In the campaign to abolish slavery in Britain and its colonies, Clarkson (a brilliant advocate for abolition) was as renowned as his close colleague Wilberforce. Wedgwood was a correspondent. Reynolds and Boswell were met over dinner in London. In the Lake District, the Wordsworths and Coleridge became close friends (Clarkson also got to know Southey); Coleridge called him a “moral steam engine”. He was visited by Douglass, and helped Equiano sell his autobiography. A visit from the Lambs was curtailed, probably by a fit of Mary’s madness. Haydon also visited Clarkson, to sketch him for an amusingly awkward group portrait.
Newton and Cowper were close friends and neighbours in Olney, where Newton was the parish priest. Newton got Cowper to contribute over 60 hymns to a collection he was preparing; he also took care of Cowper during suicidal bouts of depression. He became a mentor to Wilberforce, whom he’d first met as a child, visiting his aunt, and persuaded him he could achieve more for the abolitionist cause by staying on as a Member of Parliament than by entering the priesthood. Johnson published his thoughts on the slave-trade, while More sought his spiritual advice — he stayed with her at Cowslip Green.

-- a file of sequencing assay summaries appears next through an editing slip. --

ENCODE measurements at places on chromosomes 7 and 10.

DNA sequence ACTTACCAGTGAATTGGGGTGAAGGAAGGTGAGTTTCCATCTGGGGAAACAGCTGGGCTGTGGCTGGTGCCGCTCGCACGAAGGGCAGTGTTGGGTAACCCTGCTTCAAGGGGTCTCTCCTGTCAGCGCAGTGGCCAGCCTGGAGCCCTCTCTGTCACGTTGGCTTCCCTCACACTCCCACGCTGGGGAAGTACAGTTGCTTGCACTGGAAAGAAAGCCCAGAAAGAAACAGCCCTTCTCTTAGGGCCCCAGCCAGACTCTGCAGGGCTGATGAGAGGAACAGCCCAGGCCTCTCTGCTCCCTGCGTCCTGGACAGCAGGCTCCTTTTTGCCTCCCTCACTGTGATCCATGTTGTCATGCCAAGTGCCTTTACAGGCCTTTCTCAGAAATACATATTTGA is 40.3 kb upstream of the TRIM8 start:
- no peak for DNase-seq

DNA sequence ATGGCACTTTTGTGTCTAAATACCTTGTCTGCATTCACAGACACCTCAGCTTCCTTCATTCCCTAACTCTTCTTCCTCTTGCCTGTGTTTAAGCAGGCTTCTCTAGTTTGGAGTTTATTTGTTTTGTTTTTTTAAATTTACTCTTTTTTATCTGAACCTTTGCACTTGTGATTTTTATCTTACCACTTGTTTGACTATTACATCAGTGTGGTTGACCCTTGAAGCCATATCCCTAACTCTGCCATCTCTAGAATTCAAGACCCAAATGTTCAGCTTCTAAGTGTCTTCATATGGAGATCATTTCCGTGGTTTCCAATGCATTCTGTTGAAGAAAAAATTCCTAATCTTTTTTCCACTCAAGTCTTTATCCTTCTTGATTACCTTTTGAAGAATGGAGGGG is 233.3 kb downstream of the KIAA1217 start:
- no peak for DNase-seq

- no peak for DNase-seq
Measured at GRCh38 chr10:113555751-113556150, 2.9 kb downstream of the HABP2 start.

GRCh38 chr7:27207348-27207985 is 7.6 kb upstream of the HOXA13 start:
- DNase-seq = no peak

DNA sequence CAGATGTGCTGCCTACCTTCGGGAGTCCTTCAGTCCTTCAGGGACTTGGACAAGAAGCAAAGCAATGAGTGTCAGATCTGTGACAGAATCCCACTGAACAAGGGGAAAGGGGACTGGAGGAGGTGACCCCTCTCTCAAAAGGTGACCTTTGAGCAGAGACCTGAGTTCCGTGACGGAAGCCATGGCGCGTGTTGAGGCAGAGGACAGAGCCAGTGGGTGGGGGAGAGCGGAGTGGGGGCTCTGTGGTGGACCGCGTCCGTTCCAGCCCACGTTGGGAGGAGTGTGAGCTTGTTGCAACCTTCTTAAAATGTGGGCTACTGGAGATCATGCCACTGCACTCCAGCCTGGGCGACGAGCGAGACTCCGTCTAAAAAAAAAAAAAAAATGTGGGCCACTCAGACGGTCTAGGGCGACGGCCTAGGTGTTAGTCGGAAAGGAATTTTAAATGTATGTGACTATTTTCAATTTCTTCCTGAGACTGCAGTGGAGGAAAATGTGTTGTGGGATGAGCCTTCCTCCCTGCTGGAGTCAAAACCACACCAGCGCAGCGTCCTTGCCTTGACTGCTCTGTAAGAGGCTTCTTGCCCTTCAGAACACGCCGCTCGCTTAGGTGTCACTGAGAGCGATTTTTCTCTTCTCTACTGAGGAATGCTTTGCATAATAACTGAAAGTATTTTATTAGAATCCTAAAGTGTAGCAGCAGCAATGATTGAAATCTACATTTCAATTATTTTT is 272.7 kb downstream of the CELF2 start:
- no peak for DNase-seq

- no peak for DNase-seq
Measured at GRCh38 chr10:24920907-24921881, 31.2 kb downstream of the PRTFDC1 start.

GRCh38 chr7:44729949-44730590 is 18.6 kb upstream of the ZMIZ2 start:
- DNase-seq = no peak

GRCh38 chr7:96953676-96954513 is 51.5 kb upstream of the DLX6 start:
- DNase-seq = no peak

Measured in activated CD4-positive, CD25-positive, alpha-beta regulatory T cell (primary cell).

Clarkson and More were among those who persuaded Wilberforce to fight for the abolition of slavery; later, honeymooning, he stayed with More. Wedgwood met and corresponded with Wilberforce, and produced an anti-slavery medallion. Wilberforce visited Owen, who dedicated an influential essay to him, and corresponded about abolitionist issues with Morse. Southey, another correspondent, noted Wilberforce’s liveliness. Travelling in France with close friend William Pitt, Wilberforce met Franklin in Paris. The ex-slave-trader and author of ‘Amazing Grace’, Newton, was a visitor to Wilberforce’s aunt’s house; Wilberforce lived there after his father’s death, and said he revered Newton “like a parent.”